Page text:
Brief Fact Summary. In this case Landreth (Defendant) entered into a contract with Clay (Plaintiff) to purchase a lot for the purpose of building a storage unit, however the land was later rezoned for residential use only.
Synopsis of Rule of Law. When something has intervened which ought to prevent it, the doctrine of equitable conversion will not be applied. It does not exist as a matter of right and is not applicable to all circumstances.
Specific performance, it is true, is not a matter of absolute or arbitrary right, but is addressed to the reasonable and sound discretion of the court.View Full Point of Law
Issue. Under the circumstances, should specific performance be ordered?
Held. No. Affirmed.
The Plaintiff urged the court to apply the rule of equitable conversion. The doctrine of conversion is based on the principle that equity regards things directed or agreed to be done as having been actually performed where nothing has intervened which ought to prevent a performance. Craig v. Leslie, 16 U.S. 563].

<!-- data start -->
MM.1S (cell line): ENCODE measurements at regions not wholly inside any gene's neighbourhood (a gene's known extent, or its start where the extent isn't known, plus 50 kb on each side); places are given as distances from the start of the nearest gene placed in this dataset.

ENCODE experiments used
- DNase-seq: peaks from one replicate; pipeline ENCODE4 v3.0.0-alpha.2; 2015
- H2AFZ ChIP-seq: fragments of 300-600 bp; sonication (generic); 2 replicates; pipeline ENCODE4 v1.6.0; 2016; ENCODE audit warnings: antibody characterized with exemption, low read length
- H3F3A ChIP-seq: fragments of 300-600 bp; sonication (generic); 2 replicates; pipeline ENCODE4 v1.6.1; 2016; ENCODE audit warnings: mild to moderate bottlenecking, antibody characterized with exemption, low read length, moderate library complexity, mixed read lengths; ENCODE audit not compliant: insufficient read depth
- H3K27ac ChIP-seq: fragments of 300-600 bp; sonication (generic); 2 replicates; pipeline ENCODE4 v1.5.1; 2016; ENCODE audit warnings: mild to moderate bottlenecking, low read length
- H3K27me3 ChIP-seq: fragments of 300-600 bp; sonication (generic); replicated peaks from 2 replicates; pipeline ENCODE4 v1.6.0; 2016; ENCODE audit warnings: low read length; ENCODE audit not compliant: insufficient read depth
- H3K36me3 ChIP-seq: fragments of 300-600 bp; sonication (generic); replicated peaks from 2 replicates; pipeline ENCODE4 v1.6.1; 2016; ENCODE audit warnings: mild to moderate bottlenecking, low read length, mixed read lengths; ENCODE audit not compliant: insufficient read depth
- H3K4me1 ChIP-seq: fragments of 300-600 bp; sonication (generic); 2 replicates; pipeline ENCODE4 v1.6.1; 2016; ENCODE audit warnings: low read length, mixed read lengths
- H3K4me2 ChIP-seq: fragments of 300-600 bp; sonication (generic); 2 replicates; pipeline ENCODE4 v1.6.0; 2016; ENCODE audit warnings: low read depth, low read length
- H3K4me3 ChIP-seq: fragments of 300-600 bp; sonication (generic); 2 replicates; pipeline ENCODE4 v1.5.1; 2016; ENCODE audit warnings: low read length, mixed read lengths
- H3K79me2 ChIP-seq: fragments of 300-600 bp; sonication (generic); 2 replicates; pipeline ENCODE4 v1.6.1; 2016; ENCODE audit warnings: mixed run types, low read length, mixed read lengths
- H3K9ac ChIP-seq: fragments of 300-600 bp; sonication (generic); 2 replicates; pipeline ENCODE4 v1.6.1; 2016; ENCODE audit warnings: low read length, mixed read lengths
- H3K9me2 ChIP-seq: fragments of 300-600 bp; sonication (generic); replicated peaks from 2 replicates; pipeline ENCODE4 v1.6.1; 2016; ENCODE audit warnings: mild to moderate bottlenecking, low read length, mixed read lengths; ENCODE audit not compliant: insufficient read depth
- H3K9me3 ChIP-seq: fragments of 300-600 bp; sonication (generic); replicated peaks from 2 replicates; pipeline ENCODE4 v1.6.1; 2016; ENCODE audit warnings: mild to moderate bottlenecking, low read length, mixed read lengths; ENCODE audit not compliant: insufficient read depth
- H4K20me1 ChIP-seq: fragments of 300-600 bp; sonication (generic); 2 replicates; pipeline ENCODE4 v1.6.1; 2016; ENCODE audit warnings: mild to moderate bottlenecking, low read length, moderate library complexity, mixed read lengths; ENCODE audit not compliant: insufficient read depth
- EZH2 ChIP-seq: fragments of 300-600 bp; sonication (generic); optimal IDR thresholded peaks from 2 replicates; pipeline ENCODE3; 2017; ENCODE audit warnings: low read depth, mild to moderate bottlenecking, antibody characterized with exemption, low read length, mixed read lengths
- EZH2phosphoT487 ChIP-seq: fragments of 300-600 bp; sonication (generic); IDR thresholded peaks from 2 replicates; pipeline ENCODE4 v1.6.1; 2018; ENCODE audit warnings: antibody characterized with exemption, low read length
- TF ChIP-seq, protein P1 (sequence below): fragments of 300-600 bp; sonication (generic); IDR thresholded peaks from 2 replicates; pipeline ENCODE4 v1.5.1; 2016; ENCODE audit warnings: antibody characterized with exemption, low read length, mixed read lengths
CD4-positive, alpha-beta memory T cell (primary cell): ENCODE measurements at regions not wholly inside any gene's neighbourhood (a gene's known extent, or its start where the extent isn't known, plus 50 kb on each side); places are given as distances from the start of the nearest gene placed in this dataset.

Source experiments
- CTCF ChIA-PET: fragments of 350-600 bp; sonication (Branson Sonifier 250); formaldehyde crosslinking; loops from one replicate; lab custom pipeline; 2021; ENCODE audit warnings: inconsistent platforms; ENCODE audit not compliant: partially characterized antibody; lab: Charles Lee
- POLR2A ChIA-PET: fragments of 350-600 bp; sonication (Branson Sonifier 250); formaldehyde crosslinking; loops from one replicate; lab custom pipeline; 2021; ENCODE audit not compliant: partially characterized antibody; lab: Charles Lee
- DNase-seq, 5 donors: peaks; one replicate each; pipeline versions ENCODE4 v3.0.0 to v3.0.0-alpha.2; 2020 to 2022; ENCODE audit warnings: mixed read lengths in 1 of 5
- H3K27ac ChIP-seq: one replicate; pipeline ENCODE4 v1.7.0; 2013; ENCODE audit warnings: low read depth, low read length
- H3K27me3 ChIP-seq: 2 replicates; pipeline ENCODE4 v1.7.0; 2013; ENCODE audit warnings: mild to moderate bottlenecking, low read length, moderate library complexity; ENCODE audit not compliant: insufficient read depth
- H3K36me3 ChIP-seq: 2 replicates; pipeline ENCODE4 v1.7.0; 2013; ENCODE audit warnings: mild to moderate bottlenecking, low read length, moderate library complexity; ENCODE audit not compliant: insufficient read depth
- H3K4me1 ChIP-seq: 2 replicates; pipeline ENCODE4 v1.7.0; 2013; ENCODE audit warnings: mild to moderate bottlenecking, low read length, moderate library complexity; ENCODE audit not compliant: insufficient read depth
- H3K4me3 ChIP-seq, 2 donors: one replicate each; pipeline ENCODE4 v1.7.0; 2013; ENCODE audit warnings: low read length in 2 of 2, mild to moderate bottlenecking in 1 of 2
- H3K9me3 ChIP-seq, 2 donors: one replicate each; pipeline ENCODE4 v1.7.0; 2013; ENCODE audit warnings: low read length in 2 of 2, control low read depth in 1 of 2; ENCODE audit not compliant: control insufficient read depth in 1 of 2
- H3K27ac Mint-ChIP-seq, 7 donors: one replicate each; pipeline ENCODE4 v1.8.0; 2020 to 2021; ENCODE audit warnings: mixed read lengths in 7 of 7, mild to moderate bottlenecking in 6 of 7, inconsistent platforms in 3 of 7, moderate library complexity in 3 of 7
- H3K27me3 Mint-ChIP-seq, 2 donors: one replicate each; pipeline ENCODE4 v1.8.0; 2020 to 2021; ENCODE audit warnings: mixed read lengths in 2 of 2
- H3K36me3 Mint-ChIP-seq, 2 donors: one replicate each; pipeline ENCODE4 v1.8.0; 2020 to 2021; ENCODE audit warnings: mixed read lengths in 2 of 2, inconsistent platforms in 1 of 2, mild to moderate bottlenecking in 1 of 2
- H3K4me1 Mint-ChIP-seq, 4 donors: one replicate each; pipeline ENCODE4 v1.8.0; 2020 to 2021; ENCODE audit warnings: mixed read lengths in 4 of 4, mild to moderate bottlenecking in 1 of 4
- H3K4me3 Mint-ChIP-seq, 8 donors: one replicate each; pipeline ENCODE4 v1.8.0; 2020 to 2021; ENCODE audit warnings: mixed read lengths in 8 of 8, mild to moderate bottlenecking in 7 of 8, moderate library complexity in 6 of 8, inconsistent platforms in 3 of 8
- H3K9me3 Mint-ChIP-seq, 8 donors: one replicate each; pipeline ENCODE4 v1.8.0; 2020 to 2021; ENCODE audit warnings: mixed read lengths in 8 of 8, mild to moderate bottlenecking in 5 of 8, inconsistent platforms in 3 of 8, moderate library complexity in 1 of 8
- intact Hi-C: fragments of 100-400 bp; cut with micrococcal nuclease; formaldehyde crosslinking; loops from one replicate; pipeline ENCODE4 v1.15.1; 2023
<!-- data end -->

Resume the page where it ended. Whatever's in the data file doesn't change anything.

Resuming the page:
When something has intervened which ought to prevent it, the doctrine of equitable conversion will not be applied. It does not exist as a matter of right and is not applicable to all circumstances.
In this case, the court found that the legal fiction of equitable conversion should not be applied because to do so would frustrate the intent of the parties in making the contract and result in hardship and injustice to Defendant.
If a restriction precludes use of the land for the purpose for which, as the vendor knows, it is bought, specific performance will not be granted. Williston on Contracts, Rev. Ed., Vol. 4, p. 2587.
Discussion. This case is a fairly clear illustration of what can happen when unexpected circumstances intervene between the time of making a contract and performance.